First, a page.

Degree Name

Doctor of Philosophy


School of Education


Classroom misbehaviour has been a major concern for effective learning and teaching in primary schools in Mainland China. Although Chinese society endorses academic achievement, Chinese teachers often feel more responsible for academic teaching than behavioural management; without an efficacious classroom management, effectiveness of classroom teaching may be affected. It is argued that traditional classroom management overlooks environmental deficit, and attempts to extinguish problem behaviour and deal with individual students. Thus, the great difficulty of Chinese teachers has been in the practice of school-based interventions that not only minimise problem behaviour but also facilitates students’ all-round development.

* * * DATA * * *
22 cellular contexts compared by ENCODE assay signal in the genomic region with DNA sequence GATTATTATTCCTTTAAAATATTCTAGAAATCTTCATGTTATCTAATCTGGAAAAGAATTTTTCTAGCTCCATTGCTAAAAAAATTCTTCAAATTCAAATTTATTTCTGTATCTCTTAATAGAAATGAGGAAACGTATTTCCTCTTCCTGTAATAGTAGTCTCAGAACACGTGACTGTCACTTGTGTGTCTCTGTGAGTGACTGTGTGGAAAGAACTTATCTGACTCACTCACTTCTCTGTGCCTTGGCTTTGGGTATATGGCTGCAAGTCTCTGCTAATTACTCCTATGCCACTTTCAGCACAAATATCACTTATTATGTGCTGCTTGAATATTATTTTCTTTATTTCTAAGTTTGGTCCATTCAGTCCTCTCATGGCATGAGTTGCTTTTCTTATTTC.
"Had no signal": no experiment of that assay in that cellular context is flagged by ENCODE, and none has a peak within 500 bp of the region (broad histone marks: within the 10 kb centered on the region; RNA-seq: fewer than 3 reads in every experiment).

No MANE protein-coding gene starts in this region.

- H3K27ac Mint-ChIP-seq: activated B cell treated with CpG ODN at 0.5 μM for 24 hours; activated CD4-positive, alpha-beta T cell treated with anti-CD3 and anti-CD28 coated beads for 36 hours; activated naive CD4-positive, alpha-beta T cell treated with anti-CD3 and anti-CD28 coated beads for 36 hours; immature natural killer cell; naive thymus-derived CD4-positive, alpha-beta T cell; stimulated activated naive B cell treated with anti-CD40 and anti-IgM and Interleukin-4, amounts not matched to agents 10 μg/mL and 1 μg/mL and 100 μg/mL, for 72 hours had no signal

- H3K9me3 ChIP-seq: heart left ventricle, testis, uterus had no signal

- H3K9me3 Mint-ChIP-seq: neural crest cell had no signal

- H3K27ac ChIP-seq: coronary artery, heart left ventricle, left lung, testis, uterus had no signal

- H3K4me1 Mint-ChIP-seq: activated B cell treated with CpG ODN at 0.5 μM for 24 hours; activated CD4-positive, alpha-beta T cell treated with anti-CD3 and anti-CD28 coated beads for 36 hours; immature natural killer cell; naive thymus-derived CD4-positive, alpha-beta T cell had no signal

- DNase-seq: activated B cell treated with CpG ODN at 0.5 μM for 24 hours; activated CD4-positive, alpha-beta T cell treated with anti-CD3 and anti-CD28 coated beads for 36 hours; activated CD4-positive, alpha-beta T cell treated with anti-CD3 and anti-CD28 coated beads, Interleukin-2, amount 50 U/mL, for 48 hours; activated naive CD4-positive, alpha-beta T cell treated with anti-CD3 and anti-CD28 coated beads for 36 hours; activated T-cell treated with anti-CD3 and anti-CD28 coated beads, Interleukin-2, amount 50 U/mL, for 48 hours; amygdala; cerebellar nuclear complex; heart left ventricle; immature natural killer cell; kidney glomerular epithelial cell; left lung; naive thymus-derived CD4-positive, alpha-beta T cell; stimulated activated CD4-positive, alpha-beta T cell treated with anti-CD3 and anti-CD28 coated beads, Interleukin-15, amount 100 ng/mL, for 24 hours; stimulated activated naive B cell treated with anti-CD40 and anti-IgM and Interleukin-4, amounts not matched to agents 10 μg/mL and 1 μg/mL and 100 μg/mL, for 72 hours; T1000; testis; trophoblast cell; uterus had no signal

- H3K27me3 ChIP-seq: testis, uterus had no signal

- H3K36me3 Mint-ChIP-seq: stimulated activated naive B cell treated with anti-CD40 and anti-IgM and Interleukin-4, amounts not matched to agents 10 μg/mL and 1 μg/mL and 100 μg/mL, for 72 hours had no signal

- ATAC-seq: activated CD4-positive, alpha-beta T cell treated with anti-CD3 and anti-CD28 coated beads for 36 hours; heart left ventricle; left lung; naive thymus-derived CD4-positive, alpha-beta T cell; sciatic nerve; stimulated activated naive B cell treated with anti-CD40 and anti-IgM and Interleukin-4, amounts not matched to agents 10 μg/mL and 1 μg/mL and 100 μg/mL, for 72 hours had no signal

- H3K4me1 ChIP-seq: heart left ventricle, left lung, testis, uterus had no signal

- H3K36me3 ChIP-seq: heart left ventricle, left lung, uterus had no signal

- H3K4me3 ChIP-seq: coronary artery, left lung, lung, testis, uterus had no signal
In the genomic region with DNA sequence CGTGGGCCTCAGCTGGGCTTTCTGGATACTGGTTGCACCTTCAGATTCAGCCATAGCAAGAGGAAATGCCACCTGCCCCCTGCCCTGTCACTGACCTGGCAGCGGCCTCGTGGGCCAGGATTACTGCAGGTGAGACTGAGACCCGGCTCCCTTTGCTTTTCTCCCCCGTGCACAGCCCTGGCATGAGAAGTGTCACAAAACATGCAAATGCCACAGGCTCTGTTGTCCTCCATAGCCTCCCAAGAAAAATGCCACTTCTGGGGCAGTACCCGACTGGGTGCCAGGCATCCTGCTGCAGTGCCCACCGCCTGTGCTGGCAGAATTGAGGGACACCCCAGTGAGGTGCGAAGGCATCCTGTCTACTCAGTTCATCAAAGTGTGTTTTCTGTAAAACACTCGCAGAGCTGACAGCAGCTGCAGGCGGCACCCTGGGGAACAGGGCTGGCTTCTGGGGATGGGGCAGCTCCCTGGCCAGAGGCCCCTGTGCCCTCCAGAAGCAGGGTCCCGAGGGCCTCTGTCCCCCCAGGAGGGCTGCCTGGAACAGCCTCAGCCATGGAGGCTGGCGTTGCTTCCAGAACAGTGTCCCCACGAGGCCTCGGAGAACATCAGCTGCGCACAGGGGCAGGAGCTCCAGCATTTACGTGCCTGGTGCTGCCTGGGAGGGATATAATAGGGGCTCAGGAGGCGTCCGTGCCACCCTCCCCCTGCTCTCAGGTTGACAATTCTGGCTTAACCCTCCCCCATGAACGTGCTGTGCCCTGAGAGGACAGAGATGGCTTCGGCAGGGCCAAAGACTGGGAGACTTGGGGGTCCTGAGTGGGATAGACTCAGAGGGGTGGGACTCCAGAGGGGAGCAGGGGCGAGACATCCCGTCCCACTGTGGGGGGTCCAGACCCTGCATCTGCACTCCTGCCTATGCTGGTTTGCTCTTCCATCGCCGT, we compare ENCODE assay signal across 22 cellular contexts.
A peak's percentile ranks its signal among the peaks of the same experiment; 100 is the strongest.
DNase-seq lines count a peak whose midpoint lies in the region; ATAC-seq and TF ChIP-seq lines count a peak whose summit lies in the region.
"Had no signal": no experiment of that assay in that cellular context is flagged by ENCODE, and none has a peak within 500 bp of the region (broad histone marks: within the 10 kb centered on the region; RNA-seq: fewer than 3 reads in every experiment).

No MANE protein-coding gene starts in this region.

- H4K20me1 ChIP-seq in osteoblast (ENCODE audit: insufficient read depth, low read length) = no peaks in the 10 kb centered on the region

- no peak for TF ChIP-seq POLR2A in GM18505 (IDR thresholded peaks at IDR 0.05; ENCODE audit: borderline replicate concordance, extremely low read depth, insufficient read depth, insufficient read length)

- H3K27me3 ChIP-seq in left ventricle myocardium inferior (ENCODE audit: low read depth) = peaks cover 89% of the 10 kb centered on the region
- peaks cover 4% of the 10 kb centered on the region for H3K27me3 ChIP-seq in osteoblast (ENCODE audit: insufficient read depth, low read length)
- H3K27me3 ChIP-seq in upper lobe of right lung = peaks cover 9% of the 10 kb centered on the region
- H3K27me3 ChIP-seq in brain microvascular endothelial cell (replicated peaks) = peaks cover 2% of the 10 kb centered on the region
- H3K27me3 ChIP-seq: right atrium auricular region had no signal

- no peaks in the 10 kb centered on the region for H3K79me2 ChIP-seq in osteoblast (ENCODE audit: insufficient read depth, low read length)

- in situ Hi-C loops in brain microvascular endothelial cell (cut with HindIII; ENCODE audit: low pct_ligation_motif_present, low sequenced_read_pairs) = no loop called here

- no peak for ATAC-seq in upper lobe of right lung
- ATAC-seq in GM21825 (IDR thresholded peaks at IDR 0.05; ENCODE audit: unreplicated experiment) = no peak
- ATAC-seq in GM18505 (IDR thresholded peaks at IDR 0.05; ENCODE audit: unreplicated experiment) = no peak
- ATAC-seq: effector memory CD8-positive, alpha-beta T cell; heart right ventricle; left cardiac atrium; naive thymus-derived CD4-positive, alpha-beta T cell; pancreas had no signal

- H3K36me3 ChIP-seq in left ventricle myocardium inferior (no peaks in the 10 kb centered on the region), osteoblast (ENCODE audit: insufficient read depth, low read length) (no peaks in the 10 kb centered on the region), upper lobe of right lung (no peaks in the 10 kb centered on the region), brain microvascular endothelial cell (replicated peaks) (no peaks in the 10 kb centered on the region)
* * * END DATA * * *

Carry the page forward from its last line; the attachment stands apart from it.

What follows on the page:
This study aimed to investigate the outcomes of implementation of class-wide positive behaviour support (CWPBS) in a Chinese primary school. CWPBS is a variant model of school-wide positive behaviour support (SWPBS). The three-tiered preventative model of SWPBS has been regarded the most effective school-based intervention and has been widely used in western societies over the past two decades. Implementation of SWPBS in Chinese primary schools is scarce, and thus, this study is preliminary and informative. Its research interest was exploring the outcomes of students and teachers, which are the most important stakeholders who are interactive in the context of classroom teaching and learning, in association with the implementation of CWPBS.

FoR codes (2008)

130312 Special Education and Disability, 130313 Teacher Education and Professional Development of Educators, 130105 Primary Education (excl. Maori)



Unless otherwise indicated, the views expressed in this thesis are those of the author and do not necessarily represent the views of the University of Wollongong.